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'Ripper' Owens says he's been "erased" from Judas Priest's history: "The only emails I ever get are threats"

Ripper Priest
(Image credit: Mick Hutson/Redferns)

Former Judas Priest vocalist Tim 'Ripper' Owens believes that he's been "erased" from the band's history, and admits that he finds it "shocking" that the two albums he recorded with the band - 1997's Jugulator and 2001's Demolition - aren't available on Spotify or other major streaming services. 

Speaking to Rolling Stone, Owens expresses great pride and gratitude when reflecting upon his time fronting the British metal gods, a position he held from 1996 to 2003, but makes no attempt to downplay his disappointment when asked about his legacy with Priest in the wake of Rob Halford's inevitable return to the band. 

Revealing that he received the news of the termination of his contract with Priest on a fax which read 'You’re out of the band', Owens says he had no issue with being dismissed - "I understood it. It’s a business. When you think of Judas Priest, you mainly think of Rob, Glenn, and K.K. I was all right with it" - but the Ohio-born singer feels that he's subsequently been ostracised by the industry team around the band.

Asked for his thoughts on Priest finally being accepted into the Rock and Roll Hall Of Fame, Owens says, "It’s a shame that they can’t bring in members that were in the band almost 10 years and had a Grammy nomination, two studio records, two live records, a DVD. It’s a shame that they can’t do it.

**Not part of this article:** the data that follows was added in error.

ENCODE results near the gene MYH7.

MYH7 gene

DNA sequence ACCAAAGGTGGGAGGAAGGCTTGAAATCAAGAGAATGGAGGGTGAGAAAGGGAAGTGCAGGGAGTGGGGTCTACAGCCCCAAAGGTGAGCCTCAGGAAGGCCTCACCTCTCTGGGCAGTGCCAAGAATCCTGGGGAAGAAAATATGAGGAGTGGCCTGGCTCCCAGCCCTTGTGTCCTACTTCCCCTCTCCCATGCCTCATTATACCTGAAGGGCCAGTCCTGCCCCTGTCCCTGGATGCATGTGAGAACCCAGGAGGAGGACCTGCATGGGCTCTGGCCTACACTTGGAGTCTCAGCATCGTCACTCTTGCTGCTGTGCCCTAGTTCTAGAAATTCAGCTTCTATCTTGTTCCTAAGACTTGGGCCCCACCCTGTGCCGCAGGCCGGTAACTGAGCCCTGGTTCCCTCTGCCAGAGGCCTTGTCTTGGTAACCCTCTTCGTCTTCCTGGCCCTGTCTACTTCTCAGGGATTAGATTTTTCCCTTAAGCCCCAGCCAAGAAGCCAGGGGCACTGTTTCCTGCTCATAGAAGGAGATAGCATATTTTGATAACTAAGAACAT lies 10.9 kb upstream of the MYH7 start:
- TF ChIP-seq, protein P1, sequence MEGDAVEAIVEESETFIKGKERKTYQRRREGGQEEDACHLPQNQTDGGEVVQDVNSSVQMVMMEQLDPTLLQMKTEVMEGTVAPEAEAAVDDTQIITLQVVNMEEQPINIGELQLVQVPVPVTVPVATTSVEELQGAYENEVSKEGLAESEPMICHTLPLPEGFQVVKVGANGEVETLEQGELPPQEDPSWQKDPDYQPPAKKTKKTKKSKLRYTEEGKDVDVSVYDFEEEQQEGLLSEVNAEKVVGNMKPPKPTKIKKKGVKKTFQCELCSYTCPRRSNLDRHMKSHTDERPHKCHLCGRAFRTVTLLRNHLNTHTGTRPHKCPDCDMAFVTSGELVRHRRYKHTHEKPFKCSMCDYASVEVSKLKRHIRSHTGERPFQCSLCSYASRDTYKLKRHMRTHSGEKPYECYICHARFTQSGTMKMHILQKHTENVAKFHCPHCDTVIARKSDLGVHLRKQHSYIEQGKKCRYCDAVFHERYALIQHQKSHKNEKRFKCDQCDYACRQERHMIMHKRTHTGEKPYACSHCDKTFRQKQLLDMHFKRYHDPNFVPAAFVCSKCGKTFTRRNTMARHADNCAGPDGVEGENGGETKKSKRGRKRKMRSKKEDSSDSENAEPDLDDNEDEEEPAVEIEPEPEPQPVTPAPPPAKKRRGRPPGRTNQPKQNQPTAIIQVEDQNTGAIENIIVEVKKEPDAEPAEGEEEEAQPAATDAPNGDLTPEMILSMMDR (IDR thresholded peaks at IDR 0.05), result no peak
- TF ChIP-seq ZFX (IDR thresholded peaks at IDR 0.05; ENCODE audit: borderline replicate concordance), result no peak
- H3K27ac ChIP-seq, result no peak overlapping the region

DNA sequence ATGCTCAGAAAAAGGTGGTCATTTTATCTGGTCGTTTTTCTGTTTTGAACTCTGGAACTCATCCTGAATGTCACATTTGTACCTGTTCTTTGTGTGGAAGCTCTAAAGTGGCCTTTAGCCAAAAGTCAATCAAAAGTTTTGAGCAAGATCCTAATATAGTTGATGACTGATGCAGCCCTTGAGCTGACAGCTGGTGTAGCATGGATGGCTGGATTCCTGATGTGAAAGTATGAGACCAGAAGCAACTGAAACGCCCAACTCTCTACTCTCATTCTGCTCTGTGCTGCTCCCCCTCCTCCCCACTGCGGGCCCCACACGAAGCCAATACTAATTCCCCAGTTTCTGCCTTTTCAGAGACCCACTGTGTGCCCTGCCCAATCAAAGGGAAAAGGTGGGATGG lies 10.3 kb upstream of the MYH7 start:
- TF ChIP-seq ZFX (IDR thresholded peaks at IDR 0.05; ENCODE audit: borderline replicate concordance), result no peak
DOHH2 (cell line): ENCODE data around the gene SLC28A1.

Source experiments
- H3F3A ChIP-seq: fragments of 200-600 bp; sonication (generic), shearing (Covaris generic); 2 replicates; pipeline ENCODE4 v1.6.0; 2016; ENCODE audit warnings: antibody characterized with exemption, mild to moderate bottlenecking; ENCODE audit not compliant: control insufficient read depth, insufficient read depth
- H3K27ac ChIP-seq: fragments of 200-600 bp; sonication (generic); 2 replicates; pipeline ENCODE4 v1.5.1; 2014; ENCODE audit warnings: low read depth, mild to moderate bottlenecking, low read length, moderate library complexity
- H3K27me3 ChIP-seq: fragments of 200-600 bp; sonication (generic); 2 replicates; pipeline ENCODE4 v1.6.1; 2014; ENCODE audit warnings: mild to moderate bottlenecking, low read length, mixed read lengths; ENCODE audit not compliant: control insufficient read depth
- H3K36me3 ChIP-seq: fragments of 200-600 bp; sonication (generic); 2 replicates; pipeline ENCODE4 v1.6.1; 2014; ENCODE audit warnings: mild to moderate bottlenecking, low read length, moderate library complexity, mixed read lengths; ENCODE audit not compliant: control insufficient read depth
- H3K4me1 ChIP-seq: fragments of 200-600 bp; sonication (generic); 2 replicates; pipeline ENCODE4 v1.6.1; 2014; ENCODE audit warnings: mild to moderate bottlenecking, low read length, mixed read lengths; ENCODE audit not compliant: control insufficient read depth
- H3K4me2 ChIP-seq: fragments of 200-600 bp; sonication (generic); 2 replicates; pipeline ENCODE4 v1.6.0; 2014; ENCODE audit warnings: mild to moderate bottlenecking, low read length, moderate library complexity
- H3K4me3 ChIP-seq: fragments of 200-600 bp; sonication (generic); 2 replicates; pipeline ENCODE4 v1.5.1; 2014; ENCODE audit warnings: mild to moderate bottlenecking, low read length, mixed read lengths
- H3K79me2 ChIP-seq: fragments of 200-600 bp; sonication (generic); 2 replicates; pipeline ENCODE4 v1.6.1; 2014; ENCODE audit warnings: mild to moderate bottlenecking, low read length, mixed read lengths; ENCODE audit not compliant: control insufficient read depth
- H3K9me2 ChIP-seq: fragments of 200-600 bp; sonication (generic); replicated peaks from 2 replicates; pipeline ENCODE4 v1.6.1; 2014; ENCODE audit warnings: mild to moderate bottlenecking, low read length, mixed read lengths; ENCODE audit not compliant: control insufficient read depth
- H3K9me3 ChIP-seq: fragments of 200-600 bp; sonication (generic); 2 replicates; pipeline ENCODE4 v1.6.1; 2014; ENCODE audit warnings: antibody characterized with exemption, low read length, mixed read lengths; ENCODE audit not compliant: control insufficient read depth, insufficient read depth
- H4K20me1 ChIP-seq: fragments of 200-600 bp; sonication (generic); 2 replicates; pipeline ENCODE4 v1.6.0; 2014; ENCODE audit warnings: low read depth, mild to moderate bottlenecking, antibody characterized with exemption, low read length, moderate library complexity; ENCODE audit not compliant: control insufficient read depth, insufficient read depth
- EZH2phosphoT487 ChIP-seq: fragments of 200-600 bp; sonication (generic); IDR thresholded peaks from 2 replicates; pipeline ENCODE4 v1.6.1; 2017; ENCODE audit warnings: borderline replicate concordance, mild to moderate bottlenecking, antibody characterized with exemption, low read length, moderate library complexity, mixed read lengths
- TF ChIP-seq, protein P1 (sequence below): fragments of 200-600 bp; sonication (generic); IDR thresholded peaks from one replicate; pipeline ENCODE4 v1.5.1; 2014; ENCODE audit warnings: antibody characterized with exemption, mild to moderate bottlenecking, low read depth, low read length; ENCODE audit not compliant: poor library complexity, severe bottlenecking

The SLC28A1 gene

"What gets me more than anything is that I haven’t even gotten a call from Judas Priest on it... There’s never been a call saying, 'You were a big part of this. Here’s the reasons you’re not being inducted, but you were a big part of us and you’re a big part of the family.' There wasn’t even a phone call. Not getting in, whatever.

"Here’s how I look at it: I’m in the Hall of Fame," he adds, defiantly. "I was in the band for almost 10 years. When someone says that Judas Priest is in the Hall of Fame, I sang for Judas Priest, so I’m basically in the Hall of Fame.

"It just would have been nice to get an e-mail or a call. The only e-mails I ever get are threats. It’s a shame because we’re friends. It’s a shame that’s all management is worried about, instead of, 'We should probably send a letter to Tim or a bottle of champagne to thank him for his years in the band'."

Asked why his debut release with the band, Jugulator, isn't on Spotify, Owens admits "I don't know."

"It’s funny," he continues. "I won’t make any money from it if they’re being sold on Amazon and Spotify. I wouldn’t make any money from sales. But the guys in the band would. I’m dumbfounded. They would sell. I don’t know if they realize that. They must not need any more money...

It is shocking though that they’ve kind of erased my time. At least Maiden plays [Bruce Dickinson's replacement during his time away from the band] Blaze Bayley stuff live."

Owens currently fronts KK's Priest, the band formed by former Judas Priest guitarist KK Downing.

The full interview with the singer can be read on the Rolling Stone site.

Paul Brannigan
Paul Brannigan

A music writer since 1993, formerly Editor of Kerrang! and Planet Rock magazine (RIP), Paul Brannigan is a Contributing Editor to Louder. Having previously written books on Lemmy, Dave Grohl (the Sunday Times best-seller This Is A Call) and Metallica (Birth School Metallica Death, co-authored with Ian Winwood), his Eddie Van Halen biography (Eruption in the UK, Unchained in the US) emerged in 2021. He has written for Rolling Stone, Mojo and Q, hung out with Fugazi at Dischord House, flown on Ozzy Osbourne's private jet, played Angus Young's Gibson SG, and interviewed everyone from Aerosmith and Beastie Boys to Young Gods and ZZ Top. Brannigan lives in North London and supports The Arsenal.